Home of Puccini
Day 5 LUCCA TO CINQUE TERRA
In the town of Lucca we met up with our guide Gabriele who walked us around the walled Tuscan city, which is contained by both a Medieval wall to stop arrows and Renaissance wall to stop cannons. Prepared with the wall, Lucca ("lucky") has not seen a battle since the middle ages. The wall top park is now a 2.5 mile path lined with trees for walkers and bikers. The impressive Piazza dell’Anfiteatro is a 10,000 seat remnant of a Roman amphitheater. In front of the San Frediano Basilica, a violinist serenaded our group. A magical Italian moment, we listened to the music and dined alfresco.
Then down the Via Fillungo to check out the shopping to Piazza San Michele and finally ending at the home of Giacomo Puccini, the father of opera. Known for Farro Risotto and Buccellato wreath shaped bread, one must see and taste each town. Here in Lucca, especially Lisa discussed the Italian factions of Guelfs (on the Pope’s side – merchants) and Ghibellines (on the King’s side - nobles). In architecture you could identify Guelfs by the squared off crenellations on the towers and the Ghibellines with the swallowtail ones. However, Florence, a Guelf powerhouse, was constantly fighting the rest of Tuscany.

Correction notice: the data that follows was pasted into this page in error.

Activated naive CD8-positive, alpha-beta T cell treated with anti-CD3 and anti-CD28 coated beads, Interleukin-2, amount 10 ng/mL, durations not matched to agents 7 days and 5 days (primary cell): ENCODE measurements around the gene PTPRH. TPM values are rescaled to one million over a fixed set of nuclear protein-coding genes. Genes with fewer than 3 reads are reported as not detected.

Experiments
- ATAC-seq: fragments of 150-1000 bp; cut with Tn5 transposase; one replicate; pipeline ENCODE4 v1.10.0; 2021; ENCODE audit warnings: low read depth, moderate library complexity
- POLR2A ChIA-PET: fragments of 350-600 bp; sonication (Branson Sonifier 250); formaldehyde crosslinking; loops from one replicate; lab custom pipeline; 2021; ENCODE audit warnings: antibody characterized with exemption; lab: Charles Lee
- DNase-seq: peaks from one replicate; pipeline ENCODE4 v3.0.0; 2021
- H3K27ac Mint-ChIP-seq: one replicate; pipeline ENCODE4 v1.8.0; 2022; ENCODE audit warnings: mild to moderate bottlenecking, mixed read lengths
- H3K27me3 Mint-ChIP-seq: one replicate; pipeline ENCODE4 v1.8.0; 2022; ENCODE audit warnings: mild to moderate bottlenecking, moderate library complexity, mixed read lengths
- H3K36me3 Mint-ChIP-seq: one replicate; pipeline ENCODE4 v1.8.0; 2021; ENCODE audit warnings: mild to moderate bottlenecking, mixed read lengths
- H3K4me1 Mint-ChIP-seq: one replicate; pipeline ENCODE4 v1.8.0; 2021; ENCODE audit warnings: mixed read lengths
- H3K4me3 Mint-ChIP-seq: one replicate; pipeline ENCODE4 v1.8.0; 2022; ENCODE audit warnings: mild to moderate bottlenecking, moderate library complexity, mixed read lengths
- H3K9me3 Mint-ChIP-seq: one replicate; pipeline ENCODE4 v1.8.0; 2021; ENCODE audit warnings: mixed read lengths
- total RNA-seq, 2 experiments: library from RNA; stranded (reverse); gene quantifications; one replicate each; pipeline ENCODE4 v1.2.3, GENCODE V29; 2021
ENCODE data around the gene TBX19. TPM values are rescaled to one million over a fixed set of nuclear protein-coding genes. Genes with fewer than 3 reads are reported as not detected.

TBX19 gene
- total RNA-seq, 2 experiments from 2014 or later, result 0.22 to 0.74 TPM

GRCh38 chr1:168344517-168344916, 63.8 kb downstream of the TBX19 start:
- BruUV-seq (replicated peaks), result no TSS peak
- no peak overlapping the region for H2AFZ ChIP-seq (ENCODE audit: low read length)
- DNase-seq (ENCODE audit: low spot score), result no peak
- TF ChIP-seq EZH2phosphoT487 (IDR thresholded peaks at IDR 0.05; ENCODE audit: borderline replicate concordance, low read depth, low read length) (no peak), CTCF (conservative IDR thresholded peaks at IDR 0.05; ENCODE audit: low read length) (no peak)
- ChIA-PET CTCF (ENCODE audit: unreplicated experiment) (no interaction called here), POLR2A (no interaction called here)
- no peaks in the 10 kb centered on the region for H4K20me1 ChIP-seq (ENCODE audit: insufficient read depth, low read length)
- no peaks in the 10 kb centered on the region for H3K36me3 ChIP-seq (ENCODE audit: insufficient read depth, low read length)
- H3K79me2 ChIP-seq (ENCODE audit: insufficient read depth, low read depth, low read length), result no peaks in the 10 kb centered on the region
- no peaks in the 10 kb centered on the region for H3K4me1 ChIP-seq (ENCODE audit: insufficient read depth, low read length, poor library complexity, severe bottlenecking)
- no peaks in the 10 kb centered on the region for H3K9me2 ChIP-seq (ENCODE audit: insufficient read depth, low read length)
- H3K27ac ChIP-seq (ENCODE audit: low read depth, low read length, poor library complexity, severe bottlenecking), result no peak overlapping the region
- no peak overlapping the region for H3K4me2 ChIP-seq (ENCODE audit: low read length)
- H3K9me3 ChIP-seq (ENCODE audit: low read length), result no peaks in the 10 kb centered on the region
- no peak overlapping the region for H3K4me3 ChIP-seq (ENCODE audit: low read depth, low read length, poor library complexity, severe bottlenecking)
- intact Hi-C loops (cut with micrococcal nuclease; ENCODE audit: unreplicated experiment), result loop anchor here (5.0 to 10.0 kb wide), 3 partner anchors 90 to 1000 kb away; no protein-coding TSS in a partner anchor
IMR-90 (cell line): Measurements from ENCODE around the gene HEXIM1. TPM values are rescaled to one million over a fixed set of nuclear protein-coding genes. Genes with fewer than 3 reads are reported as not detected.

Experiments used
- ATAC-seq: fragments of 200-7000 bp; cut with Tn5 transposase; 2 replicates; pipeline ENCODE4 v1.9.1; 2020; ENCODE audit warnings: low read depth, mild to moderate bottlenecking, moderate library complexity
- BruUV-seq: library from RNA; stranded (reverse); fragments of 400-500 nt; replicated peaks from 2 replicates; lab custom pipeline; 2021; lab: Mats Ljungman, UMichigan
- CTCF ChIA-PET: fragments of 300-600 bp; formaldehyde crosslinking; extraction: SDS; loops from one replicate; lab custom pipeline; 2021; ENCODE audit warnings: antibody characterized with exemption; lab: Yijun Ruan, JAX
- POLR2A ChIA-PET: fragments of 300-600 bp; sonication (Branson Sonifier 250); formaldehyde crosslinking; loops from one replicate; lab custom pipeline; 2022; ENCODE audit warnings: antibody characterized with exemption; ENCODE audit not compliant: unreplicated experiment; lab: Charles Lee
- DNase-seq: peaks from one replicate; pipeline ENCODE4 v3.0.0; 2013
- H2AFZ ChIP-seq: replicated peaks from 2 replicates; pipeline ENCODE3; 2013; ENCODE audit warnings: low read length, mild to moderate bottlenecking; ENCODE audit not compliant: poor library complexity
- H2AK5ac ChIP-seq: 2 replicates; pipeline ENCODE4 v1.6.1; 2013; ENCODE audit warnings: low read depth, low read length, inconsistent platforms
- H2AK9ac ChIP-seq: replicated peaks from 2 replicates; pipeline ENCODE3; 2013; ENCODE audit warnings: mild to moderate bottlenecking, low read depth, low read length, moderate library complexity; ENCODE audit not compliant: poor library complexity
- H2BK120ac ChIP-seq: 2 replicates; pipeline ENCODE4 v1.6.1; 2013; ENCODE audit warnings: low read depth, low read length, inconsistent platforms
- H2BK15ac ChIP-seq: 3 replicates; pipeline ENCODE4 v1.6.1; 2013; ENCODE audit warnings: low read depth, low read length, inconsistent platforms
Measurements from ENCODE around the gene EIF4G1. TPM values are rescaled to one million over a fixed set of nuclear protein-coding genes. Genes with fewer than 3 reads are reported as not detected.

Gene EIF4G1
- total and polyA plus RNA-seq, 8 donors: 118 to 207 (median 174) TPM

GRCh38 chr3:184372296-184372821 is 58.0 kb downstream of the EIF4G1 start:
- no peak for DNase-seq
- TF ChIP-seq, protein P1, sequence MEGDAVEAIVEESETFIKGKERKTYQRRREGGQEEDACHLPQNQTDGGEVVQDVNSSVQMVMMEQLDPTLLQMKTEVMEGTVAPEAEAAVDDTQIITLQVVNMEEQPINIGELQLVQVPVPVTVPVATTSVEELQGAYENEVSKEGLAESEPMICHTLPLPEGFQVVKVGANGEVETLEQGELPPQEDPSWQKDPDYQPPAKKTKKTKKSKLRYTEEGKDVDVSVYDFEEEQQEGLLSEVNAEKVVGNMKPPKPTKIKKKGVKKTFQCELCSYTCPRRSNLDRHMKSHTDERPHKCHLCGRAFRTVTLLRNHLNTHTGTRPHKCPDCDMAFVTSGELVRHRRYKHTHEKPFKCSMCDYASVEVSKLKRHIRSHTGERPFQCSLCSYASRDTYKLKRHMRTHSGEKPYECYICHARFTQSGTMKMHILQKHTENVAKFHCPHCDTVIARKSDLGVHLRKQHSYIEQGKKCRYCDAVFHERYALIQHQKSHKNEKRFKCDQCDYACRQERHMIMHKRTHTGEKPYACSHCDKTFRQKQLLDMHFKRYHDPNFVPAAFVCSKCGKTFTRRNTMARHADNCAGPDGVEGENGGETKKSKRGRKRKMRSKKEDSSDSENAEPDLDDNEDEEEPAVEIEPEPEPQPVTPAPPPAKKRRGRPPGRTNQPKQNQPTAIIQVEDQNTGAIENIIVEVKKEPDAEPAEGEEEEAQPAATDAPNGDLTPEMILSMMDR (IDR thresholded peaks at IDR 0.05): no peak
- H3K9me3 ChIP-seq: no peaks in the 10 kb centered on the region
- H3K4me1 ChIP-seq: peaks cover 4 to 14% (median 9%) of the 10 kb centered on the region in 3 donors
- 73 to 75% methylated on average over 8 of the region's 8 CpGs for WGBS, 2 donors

After the tour we rented bicycles and road around the Lucca Ramparts on a peaceful tree lined bike path for an hour. This was my favorite experience as the people-watching were locals versus tourists. Pete took a nap on a park bench, but was awoken by our tour mates stopping by to chat. Missed out on climbing the Torre Guigni, topped with trees and garden, but saving that for my next visit to Lucca.
With Puccini's music still in the air we boarded the bus as we headed toward the Cinque Terre. While on the road we could see the majestic white mountains of Carrera Marble on the horizon as we headed toward the coast.